Human beings over the centuries and across cultures have long been fascinated with and captivated by angels. We seek their protection and pray for their guidance. We both fear and crave their presence. We put them on necklaces, coffee mugs, mouse pads and more. When it comes to angels, our expressions of love run from the ridiculous to the sublime, inspiring everything from the wildly inappropriate Victoria’s Secret ad campaign to the strikingly beautiful film Wings of Desire.

Although Catholics often begin their prayer connection to angels in childhood, with the sing-song words of the Angel of God prayer — “Ever this night, be at my side to light and guard, to rule and guide” – angels are by no means child’s play. They are complex spiritual beings, often misunderstood by us humans who try to give them features and attributes that are more akin to existence on earth than heaven. Chubby little baby-like cherubs sporting wings and harps cannot begin to do justice to the reality of angels in our midst.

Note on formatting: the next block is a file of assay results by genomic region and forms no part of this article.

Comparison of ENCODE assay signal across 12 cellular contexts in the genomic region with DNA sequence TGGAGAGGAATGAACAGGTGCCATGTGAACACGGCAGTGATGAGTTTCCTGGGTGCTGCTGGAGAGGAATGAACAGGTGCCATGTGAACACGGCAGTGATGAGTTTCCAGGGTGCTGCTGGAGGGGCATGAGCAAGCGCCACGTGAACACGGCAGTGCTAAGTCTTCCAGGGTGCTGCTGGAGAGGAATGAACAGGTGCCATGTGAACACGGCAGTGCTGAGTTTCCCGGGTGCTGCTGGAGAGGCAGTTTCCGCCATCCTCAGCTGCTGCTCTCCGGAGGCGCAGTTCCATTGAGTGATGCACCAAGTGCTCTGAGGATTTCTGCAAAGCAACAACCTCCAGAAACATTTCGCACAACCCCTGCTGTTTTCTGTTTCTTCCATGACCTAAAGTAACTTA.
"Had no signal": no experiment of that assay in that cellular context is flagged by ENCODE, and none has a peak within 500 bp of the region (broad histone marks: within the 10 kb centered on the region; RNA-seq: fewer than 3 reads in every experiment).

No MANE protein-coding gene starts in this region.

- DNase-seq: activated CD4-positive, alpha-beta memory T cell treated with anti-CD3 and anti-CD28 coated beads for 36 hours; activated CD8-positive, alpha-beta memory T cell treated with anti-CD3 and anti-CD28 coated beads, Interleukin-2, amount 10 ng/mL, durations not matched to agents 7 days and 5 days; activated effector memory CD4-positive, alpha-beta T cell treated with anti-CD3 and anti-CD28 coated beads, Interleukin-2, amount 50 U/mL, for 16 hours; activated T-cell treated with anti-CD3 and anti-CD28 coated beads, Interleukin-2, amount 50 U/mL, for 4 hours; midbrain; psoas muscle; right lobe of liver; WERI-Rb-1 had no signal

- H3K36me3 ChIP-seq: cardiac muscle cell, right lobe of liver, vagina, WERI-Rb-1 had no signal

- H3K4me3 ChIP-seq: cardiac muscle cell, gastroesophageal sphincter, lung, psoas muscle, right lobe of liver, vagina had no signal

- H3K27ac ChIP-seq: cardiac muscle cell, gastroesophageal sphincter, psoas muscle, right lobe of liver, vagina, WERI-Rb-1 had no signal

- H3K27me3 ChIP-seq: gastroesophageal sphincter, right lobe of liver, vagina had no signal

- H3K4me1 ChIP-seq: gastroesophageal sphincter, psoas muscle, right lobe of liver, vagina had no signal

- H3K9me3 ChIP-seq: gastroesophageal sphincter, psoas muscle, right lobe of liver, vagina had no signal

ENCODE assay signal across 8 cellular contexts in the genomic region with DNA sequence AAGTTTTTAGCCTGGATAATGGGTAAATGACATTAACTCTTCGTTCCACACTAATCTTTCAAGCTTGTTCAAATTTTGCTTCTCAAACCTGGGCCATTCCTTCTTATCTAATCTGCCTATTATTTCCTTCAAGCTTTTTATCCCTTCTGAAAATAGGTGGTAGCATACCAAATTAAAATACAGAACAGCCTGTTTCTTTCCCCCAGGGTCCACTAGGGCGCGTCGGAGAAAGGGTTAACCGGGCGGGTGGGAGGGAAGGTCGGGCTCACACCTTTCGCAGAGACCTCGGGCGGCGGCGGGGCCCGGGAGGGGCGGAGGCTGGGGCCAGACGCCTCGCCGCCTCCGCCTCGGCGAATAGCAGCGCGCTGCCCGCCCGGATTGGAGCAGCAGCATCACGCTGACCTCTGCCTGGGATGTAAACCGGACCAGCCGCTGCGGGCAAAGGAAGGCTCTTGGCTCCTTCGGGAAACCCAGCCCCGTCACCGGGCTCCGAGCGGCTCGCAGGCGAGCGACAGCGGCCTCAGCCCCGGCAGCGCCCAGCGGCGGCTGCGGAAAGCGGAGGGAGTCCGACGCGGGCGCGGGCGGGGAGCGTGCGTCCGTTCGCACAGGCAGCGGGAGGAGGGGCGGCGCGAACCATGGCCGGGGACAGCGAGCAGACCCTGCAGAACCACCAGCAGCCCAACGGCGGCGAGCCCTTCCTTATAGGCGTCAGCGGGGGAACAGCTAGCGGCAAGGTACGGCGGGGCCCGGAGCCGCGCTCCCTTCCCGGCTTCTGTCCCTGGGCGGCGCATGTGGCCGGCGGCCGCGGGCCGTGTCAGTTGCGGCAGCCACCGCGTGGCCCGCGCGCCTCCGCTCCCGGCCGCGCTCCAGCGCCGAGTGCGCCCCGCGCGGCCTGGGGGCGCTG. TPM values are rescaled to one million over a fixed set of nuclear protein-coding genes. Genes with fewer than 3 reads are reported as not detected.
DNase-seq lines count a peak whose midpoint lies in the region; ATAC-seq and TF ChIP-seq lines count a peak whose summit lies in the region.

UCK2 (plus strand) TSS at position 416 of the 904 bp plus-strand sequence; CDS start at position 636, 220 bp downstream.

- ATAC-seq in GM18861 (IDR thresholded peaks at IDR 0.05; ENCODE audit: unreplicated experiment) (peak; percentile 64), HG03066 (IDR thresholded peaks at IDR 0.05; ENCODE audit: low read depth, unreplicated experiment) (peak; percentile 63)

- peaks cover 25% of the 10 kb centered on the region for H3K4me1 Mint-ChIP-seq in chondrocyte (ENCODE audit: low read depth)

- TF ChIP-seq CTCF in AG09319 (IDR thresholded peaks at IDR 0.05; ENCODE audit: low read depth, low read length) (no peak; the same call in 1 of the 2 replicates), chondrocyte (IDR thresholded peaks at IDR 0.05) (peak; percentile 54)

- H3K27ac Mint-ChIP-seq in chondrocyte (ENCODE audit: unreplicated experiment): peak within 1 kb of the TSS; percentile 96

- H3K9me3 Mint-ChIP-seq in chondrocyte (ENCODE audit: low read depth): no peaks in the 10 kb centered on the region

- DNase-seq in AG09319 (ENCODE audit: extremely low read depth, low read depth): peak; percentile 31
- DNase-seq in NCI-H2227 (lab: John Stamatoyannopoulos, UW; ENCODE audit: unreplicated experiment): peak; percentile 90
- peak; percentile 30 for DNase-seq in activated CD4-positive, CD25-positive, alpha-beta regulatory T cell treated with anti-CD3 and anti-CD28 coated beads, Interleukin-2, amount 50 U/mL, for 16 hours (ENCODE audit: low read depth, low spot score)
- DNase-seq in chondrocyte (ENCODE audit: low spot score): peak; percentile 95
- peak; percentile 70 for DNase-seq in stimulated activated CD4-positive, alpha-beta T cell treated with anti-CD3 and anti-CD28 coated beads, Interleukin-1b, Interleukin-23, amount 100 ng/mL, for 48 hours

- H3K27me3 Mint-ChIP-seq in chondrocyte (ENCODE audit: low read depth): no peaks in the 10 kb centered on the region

So what exactly are we dealing with here, and what role do angels play in our personal prayer lives?….Continue reading HERE.

Catholic bloggers in NY’s Capital Region

The latest issue of The Evangelist, the Diocese of Albany’s weekly newspaper, included a story on local Catholic bloggers, and I was on the list.

Here’s a snippet from the story by Angela Cave:

Among the thousands of Catholic bloggers populating the Internet with thoughts on spirituality, politics and the Church are several well-known residents of the Albany Diocese.

Mary DeTurris Poust is the author of several books on spirituality and a column that appears in two newspapers. A parishioner of St. Thomas the Apostle Church in Delmar, she writes a personal blog called “Not Strictly Spiritual” ( in addition to contributing regularly to Our Sunday Visitor newspaper’s daily blog(